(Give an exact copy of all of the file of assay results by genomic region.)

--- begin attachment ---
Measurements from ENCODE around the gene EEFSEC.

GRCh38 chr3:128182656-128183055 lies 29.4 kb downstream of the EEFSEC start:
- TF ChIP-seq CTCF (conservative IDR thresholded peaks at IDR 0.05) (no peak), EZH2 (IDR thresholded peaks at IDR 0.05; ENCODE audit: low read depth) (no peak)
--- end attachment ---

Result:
Measurements from ENCODE around the gene EEFSEC.

GRCh38 chr3:128182656-128183055 lies 29.4 kb downstream of the EEFSEC start:
- TF ChIP-seq CTCF (conservative IDR thresholded peaks at IDR 0.05) (no peak), EZH2 (IDR thresholded peaks at IDR 0.05; ENCODE audit: low read depth) (no peak)